All of the latest IP phone systems, including those from ShoreTel, support Session Initiation Protocol (SIP). SIP is a standard protocol for initiating, modifying or terminating an interactive user session that involves multimedia such as voice, video or chat. SIP enables the network to invite, identify and deliver services to users regardless of location during unicast or multicast sessions.
SIP trunking connects a private branch exchange (PBX) to the Internet using a voice over IP (VoIP) network. By replacing the traditional phone trunk with an Internet connection between the organization and the carrier’s network, SIP trunking makes it possible for both fixed and mobile users around the world to communicate.
Traditional Primary Rate Interface (PRI) is generally more expensive and less flexible than SIP trunking. PRI is a physical connection on a dedicated line that only supports voice communication. SIP trunking is a virtual connection that gives users text and instant messages, conferencing, presence and other real-time services as well as local and long-distance calling.
Although PRI offers guaranteed Qualify of Service, it can only support 23 simultaneous calls. An SIP trunk connection’s capacity depends upon bandwidth, not physical hardware. SIP trunking can be scaled and have capacity added by simply changing software and configurations, while PRI requires new circuits and hardware to be installed.
SIP trunking enables organizations to reduce the cost and complexity of telecommunications while taking advantage of real-time communications and collaboration tools. Long distance costs are much lower with SIP trunking. You can get rid of IP-PSTN gateways, and related costs and headaches, because SIP trunking connects users to the Internet Telephony Service Provider (ITSP) without using the switched phone network. New services and functionality can be integrated with an existing PX to add even more value to your communications infrastructure.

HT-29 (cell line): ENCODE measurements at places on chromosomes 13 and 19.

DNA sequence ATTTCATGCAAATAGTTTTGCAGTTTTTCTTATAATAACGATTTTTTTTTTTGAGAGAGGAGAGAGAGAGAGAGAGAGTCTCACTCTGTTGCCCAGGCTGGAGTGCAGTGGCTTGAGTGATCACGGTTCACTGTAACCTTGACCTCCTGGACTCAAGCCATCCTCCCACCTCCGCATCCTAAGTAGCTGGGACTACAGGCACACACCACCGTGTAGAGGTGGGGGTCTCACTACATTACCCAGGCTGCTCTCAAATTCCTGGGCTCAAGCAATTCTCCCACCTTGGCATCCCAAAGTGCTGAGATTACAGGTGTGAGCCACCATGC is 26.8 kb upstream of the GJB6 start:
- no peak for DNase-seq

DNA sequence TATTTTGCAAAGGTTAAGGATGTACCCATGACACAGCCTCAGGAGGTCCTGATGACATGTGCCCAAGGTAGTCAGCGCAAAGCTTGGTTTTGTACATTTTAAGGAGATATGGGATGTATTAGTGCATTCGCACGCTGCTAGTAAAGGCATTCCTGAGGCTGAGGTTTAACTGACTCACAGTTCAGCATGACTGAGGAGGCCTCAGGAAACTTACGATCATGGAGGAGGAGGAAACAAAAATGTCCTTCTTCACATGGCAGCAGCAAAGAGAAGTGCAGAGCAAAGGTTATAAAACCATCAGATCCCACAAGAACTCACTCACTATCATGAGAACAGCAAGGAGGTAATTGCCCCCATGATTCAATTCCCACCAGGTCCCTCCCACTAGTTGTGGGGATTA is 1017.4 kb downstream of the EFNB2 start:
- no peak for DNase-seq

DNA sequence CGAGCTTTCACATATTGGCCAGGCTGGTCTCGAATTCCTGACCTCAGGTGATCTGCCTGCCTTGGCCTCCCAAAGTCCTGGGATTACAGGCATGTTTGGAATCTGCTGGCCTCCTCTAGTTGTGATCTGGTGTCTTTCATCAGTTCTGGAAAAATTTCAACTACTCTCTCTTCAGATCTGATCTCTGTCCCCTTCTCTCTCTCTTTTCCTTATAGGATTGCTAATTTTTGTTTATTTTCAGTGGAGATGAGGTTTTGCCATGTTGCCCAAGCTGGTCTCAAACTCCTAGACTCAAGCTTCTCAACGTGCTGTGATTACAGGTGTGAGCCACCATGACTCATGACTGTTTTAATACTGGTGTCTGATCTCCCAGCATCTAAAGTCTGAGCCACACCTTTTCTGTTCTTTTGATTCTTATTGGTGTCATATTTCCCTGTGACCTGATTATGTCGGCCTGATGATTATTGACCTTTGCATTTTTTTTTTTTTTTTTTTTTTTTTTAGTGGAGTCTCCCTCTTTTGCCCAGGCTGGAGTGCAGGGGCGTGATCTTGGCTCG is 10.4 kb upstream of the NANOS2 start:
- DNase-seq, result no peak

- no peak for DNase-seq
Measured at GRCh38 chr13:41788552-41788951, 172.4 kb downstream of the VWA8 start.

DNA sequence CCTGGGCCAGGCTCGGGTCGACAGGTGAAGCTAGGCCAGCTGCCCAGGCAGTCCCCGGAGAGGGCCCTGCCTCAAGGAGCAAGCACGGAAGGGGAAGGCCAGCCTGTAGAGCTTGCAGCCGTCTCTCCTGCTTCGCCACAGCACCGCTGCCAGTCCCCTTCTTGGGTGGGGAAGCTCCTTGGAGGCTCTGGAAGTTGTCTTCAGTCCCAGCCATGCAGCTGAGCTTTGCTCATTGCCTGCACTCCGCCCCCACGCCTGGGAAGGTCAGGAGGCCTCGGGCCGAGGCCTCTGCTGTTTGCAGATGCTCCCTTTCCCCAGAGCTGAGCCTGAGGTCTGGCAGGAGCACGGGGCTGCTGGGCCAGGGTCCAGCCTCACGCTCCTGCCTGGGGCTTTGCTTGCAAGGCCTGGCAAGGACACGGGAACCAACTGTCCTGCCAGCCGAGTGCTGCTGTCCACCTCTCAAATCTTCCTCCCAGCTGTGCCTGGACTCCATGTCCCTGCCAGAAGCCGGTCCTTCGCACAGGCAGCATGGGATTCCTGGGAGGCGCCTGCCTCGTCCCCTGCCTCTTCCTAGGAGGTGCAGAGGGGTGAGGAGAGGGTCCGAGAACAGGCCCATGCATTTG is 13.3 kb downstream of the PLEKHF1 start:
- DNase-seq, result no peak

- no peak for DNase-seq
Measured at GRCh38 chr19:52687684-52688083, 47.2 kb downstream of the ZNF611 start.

SIP trunking can be deployed by connecting your company to an ITSP through an IP-PBX or a mediation server, which encrypts, decrypts and translates data. Connections can be made through a dedicated line that is unshared, a dedicated line that is shared with other traffic, or the public Internet.
Despite these benefits, many organizations fail to take full advantage of SIP trunking because of challenges during implementation. SIP is a standard, but that doesn’t mean all manufacturers’ equipment and service provider solutions will be compatible with your system. There are also varying pricing models, fees, and backup and redundancy costs. You need to understand how a provider will deliver services to you, what upgrades you might need to make to receive those services, and how much those upgrades will cost. Further, SIP features are not standard. Proper configurations and testing are required to make the system do what your company needs it to do.
IPC is hosting a series of seminars and webinars that will explain SIP trunking, how it saves money, and what factors to consider when choosing a solution and provider. Contact us to learn from our experts and get up to speed on this approach to corporate communications.